Advanced Computing in the Age of AI|Monday, October 26, 2020
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Intel-Altera Deal Would Boost IoT Efforts 

If, as reported over the weekend, Intel Corp. moves to acquire programmable logic and embedded processor specialist Altera Corp., industry watchers predict it would boost the world's largest chip maker's Internet of Things efforts while solidifying its hold on the x86 server market.

The Wall Street Journal first reported on March 27 that Intel is in talks to acquire San Jose-based Altera. The chipmaker specializes in FPGAs, embedded processors and so-called systems-on-chip. Altera's 2014 revenues totaled about $2 billion.

Despite its near monopoly in the x86 server market, Intel has been casting about for ways to broaden its portfolio as the PC market fades and the tablet market approaches saturation. To that end, it has ramped up its IoT efforts over the last year while targeting key networking initiatives to forge open interconnects.

In rolling out its IoT platform in December, Intel said its nascent IoT business generated about $2 billion in revenue over the previous year.

Analysts said telecommunications infrastructure would be among the largest synergistic markets for Intel and Altera. "Intel is already the leading supplier of high-performance wired and wireless telecommunications infrastructure processor solutions, and with an increasing market for internet-of-things connected devices, these markets provide opportunity for the right solutions," said Tom Hackenberg, principal analyst for embedded processing at market researcher IHS.

"Altera’s position as a strong supplier of broadband, networking and telecommunications solutions was likely a crucial consideration for Intel, when the company decided to enter into talks with Altera," Hackenberg added.

So far, neither company has commented on the acquisition talks.

While Intel remains the world's largest semiconductor supplier with annual revenues of about $50 billion (Samsung Electronics ranks second with annual chip sales of about $38 billion), analysts estimate that Altera controls about 13 percent of the programmable logic market. Market leader Xilinx Inc. is estimated to hold about 49 percent of the global market while a group of smaller players make up the remaining 38 percent of the market.

Along with boosting its IoT and server businesses, IHS said an Intel-Altera merger also would create the second largest industrial semiconductor supplier after market leader Texas Instruments. That is significant since the industrial sector is expected to be a key early market driver for IoT technologies and platforms.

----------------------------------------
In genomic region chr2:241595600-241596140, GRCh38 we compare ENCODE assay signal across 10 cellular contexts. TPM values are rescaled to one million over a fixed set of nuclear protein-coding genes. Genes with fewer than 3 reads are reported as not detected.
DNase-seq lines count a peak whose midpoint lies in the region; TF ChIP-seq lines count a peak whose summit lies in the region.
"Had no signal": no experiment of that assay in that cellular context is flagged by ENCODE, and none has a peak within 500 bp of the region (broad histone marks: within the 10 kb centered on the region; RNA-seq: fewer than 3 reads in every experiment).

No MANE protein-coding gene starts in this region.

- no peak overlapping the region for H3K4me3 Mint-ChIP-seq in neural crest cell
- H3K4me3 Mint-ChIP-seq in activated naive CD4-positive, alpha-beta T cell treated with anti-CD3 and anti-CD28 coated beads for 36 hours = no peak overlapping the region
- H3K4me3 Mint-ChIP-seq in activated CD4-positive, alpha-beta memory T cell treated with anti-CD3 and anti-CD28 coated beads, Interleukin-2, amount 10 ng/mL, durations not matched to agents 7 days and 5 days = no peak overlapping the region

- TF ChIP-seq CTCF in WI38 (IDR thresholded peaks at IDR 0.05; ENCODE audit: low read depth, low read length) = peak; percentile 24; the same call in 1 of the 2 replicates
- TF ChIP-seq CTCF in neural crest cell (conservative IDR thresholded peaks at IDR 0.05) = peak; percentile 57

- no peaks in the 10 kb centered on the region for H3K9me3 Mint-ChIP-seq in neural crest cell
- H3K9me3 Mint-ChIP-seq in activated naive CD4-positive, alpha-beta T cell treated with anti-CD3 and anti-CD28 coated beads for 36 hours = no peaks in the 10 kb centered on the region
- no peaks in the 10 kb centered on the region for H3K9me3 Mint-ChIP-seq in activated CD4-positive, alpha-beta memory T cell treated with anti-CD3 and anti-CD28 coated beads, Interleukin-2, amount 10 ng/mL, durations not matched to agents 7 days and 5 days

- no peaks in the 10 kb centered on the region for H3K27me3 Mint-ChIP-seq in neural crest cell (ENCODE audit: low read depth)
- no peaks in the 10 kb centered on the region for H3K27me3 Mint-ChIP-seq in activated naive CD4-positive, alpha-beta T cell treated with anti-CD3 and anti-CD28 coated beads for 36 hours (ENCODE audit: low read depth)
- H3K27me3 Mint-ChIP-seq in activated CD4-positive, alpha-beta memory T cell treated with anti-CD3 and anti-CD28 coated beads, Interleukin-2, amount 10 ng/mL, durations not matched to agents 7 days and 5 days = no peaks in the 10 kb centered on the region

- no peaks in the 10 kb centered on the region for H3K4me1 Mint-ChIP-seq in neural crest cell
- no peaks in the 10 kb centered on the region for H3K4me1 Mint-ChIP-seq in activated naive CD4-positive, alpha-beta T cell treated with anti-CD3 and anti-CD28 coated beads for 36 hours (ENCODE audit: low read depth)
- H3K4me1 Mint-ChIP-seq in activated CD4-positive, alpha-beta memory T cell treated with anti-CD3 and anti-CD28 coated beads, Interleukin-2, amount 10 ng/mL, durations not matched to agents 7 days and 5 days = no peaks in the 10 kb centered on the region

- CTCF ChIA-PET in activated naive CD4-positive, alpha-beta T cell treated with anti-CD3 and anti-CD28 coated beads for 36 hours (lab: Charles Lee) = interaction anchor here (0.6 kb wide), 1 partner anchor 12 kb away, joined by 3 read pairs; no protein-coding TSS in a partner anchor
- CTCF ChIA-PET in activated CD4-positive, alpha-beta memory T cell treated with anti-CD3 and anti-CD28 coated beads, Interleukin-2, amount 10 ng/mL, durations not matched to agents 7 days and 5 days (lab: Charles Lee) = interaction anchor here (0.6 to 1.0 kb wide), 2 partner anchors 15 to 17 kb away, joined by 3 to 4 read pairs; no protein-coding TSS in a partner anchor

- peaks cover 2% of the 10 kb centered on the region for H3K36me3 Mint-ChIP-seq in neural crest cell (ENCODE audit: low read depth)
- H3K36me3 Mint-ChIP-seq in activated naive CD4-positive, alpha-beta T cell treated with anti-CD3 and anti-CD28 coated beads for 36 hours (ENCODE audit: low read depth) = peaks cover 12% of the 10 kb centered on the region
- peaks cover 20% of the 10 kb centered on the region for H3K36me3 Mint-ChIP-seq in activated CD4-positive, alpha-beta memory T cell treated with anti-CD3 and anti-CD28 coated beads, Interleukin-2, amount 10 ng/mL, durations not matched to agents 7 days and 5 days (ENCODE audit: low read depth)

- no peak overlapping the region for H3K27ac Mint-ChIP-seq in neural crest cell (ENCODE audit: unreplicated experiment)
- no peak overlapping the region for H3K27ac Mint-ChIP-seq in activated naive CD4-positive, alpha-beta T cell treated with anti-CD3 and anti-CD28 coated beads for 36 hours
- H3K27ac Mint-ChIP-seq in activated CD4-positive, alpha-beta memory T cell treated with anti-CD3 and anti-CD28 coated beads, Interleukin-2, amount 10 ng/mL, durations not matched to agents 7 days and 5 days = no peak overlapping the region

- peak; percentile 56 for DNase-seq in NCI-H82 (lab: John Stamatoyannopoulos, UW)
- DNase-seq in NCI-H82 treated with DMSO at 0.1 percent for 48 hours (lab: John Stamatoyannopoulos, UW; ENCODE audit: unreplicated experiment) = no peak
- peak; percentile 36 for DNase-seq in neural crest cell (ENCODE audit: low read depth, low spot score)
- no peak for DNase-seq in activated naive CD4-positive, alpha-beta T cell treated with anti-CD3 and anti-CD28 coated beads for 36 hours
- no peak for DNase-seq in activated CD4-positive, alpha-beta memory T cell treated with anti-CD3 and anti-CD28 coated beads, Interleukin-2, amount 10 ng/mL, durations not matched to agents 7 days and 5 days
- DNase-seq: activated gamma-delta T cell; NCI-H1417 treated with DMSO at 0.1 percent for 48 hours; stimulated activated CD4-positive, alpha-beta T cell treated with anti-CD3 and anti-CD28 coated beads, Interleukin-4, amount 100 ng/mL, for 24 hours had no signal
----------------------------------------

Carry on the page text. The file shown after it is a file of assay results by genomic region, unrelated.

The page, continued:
"The Intel-Altera merger is complementary, given that each company essentially manufactures different types of semiconductors," observed Robbie Galoso, principal analyst for industrial semiconductors at IHS. The merger "would combine Intel’s leading position in industrial microprocessors with Altera’s second-ranked position in industrial programmable logic devices."

In areas like high-performance computing, market watchers said Intel's x86 microprocessors and applications processors could leverage Altera's FPGAs to perform co-processing functions, for example."The combined potential of Intel and Altera should be well poised to target a growing telecommunications market and IoT applications," Galoso added.

If Intel pulls the trigger on an Altera acquisition, it would mark of one the chipmaker's biggest deals as the semiconductor sector continues its steady consolidation. Intel acquired German broadband networking and smart gateway specialist Lantiq in February. Terms of that deal were not disclosed, but it is expected to close in the next few weeks.

About the author: George Leopold

George Leopold has written about science and technology for more than 30 years, focusing on electronics and aerospace technology. He previously served as executive editor of Electronic Engineering Times. Leopold is the author of "Calculated Risk: The Supersonic Life and Times of Gus Grissom" (Purdue University Press, 2016).

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